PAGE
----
Typesetting and Colours

The majority of these posters are set in Bebas Neue, an Open Source font family originally designed as a single font by Ryoichi Tsunekawa of the type foundry Dharma Type. Dharma Type, established in 2005, is a project to offer exclusive fonts designed by Ryoichi Tsunekawa for all designers. The other typeface that appears occasionally is Rebecca Simpson’s Old Rubber Stamp, created lovingly using old style rubber stamps and ink.

I am not the only person to have a love affair with Bebas Neue. It is nice on the eyes, I think. Like a souped up, internet prioritised Helvetica. Originally, Bebas Neue was available as upper case only and I liked the limitations of writing in CAPITAL LETTERS and with no ability to bold or italicise and the fact that some essential characters and marks were unavailable, because it makes you consider your choice of words. Given that CAPS = SHOUTING, how, when required, does one speak with a softer tone of voice? What words can do this? Bebas Neue was created primarily for web and interactive design, rather than for print, although it reminded me greatly of the font used on the supermarket posters that were created in our kitchen.

Since I started using Bebas Neue, Dharma Type has added lowercase characters to the original design, added Cyrillic language support and expanded it to a multi-weight, 40-strong font family – Bebas Neue Pro.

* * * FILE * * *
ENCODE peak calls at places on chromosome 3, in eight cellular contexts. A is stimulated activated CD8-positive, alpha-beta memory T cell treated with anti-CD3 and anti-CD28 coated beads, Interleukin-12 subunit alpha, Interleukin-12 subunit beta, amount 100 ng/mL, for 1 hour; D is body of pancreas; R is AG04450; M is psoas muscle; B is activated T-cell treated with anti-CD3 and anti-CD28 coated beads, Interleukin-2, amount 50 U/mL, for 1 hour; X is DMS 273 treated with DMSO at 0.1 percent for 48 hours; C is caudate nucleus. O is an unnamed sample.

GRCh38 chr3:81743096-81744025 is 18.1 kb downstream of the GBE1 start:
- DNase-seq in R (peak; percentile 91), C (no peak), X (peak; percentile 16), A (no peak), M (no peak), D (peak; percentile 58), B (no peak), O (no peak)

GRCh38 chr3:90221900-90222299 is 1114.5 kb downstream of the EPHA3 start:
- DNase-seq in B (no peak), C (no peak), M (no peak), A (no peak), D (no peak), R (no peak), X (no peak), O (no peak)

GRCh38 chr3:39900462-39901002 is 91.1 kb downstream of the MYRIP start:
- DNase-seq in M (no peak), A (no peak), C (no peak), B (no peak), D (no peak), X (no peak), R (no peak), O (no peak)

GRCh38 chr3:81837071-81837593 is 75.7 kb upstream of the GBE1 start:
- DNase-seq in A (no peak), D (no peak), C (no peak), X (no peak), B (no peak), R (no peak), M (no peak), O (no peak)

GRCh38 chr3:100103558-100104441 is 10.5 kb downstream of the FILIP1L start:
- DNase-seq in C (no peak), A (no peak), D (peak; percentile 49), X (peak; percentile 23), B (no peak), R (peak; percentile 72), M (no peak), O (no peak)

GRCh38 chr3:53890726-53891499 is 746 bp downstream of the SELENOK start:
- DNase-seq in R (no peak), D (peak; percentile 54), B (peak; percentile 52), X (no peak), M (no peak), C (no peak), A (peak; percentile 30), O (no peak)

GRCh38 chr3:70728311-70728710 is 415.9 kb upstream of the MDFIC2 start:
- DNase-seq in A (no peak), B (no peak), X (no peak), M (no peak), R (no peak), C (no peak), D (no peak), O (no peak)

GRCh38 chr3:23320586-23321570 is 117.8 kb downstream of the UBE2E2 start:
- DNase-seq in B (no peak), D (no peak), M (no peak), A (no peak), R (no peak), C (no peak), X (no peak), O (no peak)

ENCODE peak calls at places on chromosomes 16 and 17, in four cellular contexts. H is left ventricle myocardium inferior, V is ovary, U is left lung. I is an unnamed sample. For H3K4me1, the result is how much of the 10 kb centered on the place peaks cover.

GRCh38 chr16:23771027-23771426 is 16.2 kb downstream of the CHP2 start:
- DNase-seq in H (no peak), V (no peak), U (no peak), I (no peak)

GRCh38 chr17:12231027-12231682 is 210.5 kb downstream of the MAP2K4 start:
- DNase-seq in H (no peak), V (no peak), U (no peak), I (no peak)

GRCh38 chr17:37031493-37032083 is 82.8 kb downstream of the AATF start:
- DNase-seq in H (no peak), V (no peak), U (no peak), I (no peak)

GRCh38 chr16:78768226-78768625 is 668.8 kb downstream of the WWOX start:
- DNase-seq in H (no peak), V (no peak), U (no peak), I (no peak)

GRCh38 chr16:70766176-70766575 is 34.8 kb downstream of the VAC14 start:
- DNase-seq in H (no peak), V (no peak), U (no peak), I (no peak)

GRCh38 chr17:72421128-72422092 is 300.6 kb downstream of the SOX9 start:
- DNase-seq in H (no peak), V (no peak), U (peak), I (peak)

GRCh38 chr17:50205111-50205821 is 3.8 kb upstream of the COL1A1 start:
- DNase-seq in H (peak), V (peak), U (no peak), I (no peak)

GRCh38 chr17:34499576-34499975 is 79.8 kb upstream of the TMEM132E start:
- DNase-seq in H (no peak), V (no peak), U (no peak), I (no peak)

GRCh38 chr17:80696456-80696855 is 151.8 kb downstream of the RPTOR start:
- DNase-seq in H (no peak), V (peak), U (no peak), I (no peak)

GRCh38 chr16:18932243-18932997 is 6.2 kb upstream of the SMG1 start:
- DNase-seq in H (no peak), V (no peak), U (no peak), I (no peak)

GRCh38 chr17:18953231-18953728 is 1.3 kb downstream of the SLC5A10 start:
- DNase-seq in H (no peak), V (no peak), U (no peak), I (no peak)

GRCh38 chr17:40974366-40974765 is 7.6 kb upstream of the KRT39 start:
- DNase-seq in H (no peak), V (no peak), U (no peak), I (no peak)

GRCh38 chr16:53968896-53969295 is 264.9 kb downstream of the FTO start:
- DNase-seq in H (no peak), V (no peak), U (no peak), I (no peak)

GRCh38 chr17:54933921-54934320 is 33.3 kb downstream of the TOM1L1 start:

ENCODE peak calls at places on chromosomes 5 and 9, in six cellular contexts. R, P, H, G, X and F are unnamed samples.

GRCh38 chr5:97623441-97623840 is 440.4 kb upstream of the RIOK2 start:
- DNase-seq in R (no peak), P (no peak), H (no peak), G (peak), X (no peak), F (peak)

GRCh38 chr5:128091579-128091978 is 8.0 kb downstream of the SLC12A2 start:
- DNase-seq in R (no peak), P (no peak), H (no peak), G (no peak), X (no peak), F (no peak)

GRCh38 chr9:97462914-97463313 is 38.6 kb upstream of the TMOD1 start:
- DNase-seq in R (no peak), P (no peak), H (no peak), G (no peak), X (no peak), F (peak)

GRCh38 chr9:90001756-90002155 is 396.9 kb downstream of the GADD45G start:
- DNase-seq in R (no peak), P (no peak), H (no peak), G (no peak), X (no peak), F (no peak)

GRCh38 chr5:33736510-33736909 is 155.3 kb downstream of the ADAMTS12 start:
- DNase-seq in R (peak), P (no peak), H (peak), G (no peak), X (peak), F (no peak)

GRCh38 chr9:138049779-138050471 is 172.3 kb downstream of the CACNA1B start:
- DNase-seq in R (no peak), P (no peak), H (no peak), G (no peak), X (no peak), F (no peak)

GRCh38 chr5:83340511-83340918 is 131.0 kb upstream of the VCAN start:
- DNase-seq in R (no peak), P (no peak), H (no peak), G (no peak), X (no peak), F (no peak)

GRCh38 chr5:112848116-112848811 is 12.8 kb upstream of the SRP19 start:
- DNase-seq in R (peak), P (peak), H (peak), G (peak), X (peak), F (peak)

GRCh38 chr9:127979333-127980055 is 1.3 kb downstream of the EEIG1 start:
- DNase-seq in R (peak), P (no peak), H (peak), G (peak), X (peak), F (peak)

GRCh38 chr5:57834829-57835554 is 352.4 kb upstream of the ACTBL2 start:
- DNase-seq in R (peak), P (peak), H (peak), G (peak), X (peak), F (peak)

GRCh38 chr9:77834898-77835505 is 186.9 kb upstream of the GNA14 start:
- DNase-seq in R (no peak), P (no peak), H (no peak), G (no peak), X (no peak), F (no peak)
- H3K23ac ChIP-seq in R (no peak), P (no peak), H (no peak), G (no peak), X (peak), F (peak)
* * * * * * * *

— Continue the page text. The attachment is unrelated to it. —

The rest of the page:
We’re now all armed with computers that come pre-loaded with a packed font book, and we load even more from dafont or activate everything we can in the adobe cloud and, even though some of us spent our childhoods mucking about with John Bull printing kits and Letraset and watching signwriters at work and have also played with letterpresses and hot metal, we all reckon we’re experts at typography – but we’re not. Use fonts wisely and sparingly, people.

The colours in the posters are an arbitrary choice influenced by the Dayglo Neon paper that littered my childhood home, only slightly less gaudy and migraine-inducing. The original concept was that the colours would match six themes that the words fell into. The hex colour codes at play in the digital versions are: blue – #1398fd; green – #22c46f; orange – #f28a35; yellow – #f0e907; purple – #dc09ca; red – #fb0a1b.